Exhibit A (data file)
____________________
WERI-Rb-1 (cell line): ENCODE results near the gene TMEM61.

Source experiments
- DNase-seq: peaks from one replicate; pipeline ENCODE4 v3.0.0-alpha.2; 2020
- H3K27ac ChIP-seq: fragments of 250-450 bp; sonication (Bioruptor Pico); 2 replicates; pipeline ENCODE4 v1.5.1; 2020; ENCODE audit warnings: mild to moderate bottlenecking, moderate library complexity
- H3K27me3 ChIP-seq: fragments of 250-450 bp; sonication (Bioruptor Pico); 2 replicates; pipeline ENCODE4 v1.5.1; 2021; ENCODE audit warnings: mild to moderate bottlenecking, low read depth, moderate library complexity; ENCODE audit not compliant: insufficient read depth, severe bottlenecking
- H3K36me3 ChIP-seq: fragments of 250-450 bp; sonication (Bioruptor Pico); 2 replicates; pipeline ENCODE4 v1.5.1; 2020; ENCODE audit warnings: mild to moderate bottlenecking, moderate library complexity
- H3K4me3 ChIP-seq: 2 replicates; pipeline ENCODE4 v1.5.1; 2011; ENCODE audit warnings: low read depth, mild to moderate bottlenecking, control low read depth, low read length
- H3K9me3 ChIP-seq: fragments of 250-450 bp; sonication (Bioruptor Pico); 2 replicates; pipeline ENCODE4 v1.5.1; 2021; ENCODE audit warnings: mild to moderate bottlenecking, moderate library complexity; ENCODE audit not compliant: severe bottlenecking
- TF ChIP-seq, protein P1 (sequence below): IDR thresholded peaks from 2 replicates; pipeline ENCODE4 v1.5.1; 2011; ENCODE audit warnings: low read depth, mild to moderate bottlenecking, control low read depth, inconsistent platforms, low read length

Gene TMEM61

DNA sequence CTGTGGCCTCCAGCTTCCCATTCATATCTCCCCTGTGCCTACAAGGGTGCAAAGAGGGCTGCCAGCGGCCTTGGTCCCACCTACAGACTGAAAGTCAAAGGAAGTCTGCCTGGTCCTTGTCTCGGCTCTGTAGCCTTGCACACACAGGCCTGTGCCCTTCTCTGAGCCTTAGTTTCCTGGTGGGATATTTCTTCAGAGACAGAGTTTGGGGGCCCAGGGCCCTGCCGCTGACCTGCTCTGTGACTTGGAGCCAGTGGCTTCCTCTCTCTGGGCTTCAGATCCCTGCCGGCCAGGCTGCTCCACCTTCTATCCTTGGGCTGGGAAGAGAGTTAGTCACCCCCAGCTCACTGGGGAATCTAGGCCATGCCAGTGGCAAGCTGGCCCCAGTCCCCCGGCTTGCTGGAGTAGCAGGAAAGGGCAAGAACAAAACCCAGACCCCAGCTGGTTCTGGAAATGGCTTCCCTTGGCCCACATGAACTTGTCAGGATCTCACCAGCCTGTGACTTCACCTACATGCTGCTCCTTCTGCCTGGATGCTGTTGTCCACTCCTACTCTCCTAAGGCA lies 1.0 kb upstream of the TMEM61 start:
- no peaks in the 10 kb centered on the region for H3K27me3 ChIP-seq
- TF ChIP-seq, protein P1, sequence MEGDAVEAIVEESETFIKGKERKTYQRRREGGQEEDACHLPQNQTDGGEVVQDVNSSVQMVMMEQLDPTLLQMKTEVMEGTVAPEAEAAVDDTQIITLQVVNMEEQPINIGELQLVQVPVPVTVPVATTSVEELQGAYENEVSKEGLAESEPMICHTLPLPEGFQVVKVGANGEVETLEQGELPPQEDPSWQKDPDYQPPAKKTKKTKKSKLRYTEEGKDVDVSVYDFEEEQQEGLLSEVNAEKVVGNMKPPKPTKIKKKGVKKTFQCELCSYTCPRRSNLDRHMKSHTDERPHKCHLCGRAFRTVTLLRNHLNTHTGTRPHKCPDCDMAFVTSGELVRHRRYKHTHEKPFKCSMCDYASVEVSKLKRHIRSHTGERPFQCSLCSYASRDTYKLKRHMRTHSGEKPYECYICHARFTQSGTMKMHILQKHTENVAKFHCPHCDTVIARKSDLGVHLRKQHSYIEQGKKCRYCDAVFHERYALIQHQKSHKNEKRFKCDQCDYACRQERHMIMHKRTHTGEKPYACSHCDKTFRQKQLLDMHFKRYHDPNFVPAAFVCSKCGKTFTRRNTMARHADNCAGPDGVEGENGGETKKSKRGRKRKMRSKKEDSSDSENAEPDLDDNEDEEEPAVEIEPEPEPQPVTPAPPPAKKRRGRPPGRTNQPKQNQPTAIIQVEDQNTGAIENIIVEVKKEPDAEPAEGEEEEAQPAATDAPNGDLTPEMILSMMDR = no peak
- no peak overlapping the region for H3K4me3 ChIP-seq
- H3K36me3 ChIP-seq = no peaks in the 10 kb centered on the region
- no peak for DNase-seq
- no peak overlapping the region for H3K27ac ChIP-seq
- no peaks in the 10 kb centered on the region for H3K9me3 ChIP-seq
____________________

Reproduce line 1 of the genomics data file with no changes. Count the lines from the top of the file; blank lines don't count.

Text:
WERI-Rb-1 (cell line): ENCODE results near the gene TMEM61.